Kyushu Region

The Kyushu Region includes the westernmost areas of Japan, and it consists of eight prefectures: Fukuoka, Saga, Nagasaki, Kumamoto, Oita, Miyazaki, Kagoshima, and Okinawa.

Prefectures in Kyushu REgion, Japan
Prefectures in the Kyushu Region

Roughly speaking, the Kyushu Region can be divided into two parts: One is the main island of Kyushu, the third largest of Japan’s four biggest islands, and the many small islands immediately surrounding it, most of which are concentrated on its western side; the other is a lengthy southern island chain extending from the southern coastal waters of Kyushu’s main island almost to the waters off of Taiwan. It spans over 1,000 km and is collectively called the Nansei Islands, which actually consists of five different island groups: They are, in the order from the northeast to the southwest, the Osumi Islands, the Tokara Islands, the Amami Islands, the Okinawa Islands, and the Sakishima Islands. Administratively, the former three belong to Kagoshima Prefecture and the latter two belong to Okinawa Prefecture.

A beach of the Amami Island, Japan
A beach of the Amami Islands

Okinawa has a completely different history from the other seven prefectures located on the Kyushu main island. First of all, it was not part of Japan until the late 19th century. The area centered around the present-day Okinawa Islands was once governed by an independent nation called the Ryukyu Kingdom. Established in 1429, the kingdom developed through the intermediate trade connecting Japan, China, and other Asian countries, and a unique culture flourished there. But in 1609, it succumbed to the power of the Satsuma Domain of Japan, which included most of present-day Kagoshima Prefecture, and after the abolishment of the kingdom in 1872, it was eventually incorporated into Japan as Okinawa Prefecture in 1879.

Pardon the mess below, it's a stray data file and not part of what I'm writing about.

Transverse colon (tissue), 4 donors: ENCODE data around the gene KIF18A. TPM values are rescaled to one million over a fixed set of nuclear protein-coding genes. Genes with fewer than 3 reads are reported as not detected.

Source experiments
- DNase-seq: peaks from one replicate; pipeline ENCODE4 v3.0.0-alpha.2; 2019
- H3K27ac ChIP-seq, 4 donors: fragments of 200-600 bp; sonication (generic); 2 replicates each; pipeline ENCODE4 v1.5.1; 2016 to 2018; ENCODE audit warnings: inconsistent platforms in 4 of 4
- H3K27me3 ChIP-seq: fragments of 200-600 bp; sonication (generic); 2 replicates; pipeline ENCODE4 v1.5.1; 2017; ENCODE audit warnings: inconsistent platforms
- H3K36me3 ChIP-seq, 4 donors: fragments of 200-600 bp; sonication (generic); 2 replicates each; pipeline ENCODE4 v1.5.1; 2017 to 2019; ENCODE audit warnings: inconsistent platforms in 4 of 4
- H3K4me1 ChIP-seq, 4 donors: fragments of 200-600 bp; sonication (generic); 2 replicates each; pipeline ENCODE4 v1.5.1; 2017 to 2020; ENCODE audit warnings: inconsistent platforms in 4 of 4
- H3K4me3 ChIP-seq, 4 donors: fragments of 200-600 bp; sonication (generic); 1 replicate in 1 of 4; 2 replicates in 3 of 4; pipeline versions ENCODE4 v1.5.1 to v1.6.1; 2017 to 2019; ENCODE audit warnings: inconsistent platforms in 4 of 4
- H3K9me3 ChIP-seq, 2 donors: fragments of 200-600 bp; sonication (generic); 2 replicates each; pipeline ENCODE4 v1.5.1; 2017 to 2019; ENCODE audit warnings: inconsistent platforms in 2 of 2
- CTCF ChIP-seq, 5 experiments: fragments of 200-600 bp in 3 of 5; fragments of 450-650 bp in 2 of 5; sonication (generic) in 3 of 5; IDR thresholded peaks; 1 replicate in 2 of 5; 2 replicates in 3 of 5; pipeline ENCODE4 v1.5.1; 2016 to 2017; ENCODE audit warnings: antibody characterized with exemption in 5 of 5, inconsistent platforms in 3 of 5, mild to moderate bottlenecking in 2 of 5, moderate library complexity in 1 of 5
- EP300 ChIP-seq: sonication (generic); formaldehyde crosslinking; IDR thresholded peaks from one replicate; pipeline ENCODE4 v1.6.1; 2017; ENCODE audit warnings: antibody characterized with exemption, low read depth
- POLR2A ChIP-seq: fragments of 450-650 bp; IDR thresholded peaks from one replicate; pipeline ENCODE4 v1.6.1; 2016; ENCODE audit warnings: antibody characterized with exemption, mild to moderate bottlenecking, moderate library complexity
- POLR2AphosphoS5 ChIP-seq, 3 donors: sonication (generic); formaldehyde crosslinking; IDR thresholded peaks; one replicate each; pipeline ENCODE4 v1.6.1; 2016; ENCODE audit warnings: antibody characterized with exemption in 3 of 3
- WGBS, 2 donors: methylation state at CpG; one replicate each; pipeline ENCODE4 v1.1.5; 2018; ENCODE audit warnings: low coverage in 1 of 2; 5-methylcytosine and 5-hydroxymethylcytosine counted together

Shuri Castle in Okinawa, Japan
Site of Shuri Castle in Okinawa Prefecture

Today, if you visit the site of Shuri Castle or other historical ruins that dot the Okinawa main island, you might be able to imagine some of the past glories of the Ryukyu Kingdom. In fact, all of these historical sites related to the kingdom were registered as UNESCO World Heritage sites in 2000 under the name “Gusuku Sites and Related Properties of the Kingdom of Ryukyu.”

Okinawa’s hardships continued even into the 20th century. The Battle of Okinawa, which was fought between the United States and the Imperial Japanese Army from April to June in 1945, turned out to be one of the biggest and fiercest battles of World War Two. Not only the combatants from both sides but also a considerable number of local Okinawans were caught up in ground battles and lost their lives.

"War-remain" from the Battle of Okinawa
One of the “war-remains” in Iejima Island, Okinawa Prefecture

For a little more than two decades after the war, the Okinawa Islands were occupied by the United States until they were eventually returned to Japanese control in 1972. But even today, a large portion of the land in Okinawa is still used as U.S. military bases, exerting a strong influence on the local industries as well as the lives of local residents.

“Cornerstone of Peace” in Okinawa Senseki Quasi-National Park

In this way, Okinawa went through many difficulties, and this complicated history makes Okinawa different among the prefectures of Kyushu. People in Okinawa have been well aware of this and that is why the Kyushu Region is sometimes referred to as the Kyushu-Okinawa Region.

Photographs: properties of Unfamiliar Japan